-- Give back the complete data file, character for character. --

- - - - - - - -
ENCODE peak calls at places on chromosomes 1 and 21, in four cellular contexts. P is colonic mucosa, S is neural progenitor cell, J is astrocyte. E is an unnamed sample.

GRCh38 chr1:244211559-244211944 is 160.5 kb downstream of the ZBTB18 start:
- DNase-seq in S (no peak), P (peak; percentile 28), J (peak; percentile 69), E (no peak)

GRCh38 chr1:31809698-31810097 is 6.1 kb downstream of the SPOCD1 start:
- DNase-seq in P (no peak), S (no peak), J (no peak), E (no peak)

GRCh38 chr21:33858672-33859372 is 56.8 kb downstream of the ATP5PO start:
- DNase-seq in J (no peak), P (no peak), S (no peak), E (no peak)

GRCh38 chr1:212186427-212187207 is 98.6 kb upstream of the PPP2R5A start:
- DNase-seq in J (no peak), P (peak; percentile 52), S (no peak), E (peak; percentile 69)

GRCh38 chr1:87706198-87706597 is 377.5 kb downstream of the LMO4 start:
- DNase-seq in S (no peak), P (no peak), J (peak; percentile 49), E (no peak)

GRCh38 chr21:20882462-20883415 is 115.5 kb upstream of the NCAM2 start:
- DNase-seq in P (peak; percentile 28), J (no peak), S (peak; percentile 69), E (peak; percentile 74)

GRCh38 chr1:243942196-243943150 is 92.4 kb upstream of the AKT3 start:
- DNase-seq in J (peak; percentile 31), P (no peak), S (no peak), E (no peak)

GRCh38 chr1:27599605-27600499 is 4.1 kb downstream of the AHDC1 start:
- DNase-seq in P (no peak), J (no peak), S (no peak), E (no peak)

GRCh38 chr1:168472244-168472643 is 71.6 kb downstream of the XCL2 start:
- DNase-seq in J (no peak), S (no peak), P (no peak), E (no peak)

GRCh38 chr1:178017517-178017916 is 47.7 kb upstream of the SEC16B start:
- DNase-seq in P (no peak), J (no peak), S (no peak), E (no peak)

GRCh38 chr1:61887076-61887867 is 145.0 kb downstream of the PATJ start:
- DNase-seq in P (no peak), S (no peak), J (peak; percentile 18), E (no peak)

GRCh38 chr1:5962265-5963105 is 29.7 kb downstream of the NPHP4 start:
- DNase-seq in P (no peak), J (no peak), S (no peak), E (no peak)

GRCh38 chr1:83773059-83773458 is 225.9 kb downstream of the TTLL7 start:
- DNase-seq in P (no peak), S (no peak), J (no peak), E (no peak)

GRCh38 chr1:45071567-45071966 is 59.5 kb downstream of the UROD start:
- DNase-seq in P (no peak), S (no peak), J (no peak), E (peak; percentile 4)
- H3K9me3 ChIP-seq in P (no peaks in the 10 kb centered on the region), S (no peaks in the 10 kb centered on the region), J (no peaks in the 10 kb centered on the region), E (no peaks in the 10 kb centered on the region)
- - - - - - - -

ENCODE peak calls at places on chromosomes 1 and 21, in four cellular contexts. P is colonic mucosa, S is neural progenitor cell, J is astrocyte. E is an unnamed sample.

GRCh38 chr1:244211559-244211944 is 160.5 kb downstream of the ZBTB18 start:
- DNase-seq in S (no peak), P (peak; percentile 28), J (peak; percentile 69), E (no peak)

GRCh38 chr1:31809698-31810097 is 6.1 kb downstream of the SPOCD1 start:
- DNase-seq in P (no peak), S (no peak), J (no peak), E (no peak)

GRCh38 chr21:33858672-33859372 is 56.8 kb downstream of the ATP5PO start:
- DNase-seq in J (no peak), P (no peak), S (no peak), E (no peak)

GRCh38 chr1:212186427-212187207 is 98.6 kb upstream of the PPP2R5A start:
- DNase-seq in J (no peak), P (peak; percentile 52), S (no peak), E (peak; percentile 69)

GRCh38 chr1:87706198-87706597 is 377.5 kb downstream of the LMO4 start:
- DNase-seq in S (no peak), P (no peak), J (peak; percentile 49), E (no peak)

GRCh38 chr21:20882462-20883415 is 115.5 kb upstream of the NCAM2 start:
- DNase-seq in P (peak; percentile 28), J (no peak), S (peak; percentile 69), E (peak; percentile 74)

GRCh38 chr1:243942196-243943150 is 92.4 kb upstream of the AKT3 start:
- DNase-seq in J (peak; percentile 31), P (no peak), S (no peak), E (no peak)

GRCh38 chr1:27599605-27600499 is 4.1 kb downstream of the AHDC1 start:
- DNase-seq in P (no peak), J (no peak), S (no peak), E (no peak)

GRCh38 chr1:168472244-168472643 is 71.6 kb downstream of the XCL2 start:
- DNase-seq in J (no peak), S (no peak), P (no peak), E (no peak)

GRCh38 chr1:178017517-178017916 is 47.7 kb upstream of the SEC16B start:
- DNase-seq in P (no peak), J (no peak), S (no peak), E (no peak)

GRCh38 chr1:61887076-61887867 is 145.0 kb downstream of the PATJ start:
- DNase-seq in P (no peak), S (no peak), J (peak; percentile 18), E (no peak)

GRCh38 chr1:5962265-5963105 is 29.7 kb downstream of the NPHP4 start:
- DNase-seq in P (no peak), J (no peak), S (no peak), E (no peak)

GRCh38 chr1:83773059-83773458 is 225.9 kb downstream of the TTLL7 start:
- DNase-seq in P (no peak), S (no peak), J (no peak), E (no peak)

GRCh38 chr1:45071567-45071966 is 59.5 kb downstream of the UROD start:
- DNase-seq in P (no peak), S (no peak), J (no peak), E (peak; percentile 4)
- H3K9me3 ChIP-seq in P (no peaks in the 10 kb centered on the region), S (no peaks in the 10 kb centered on the region), J (no peaks in the 10 kb centered on the region), E (no peaks in the 10 kb centered on the region)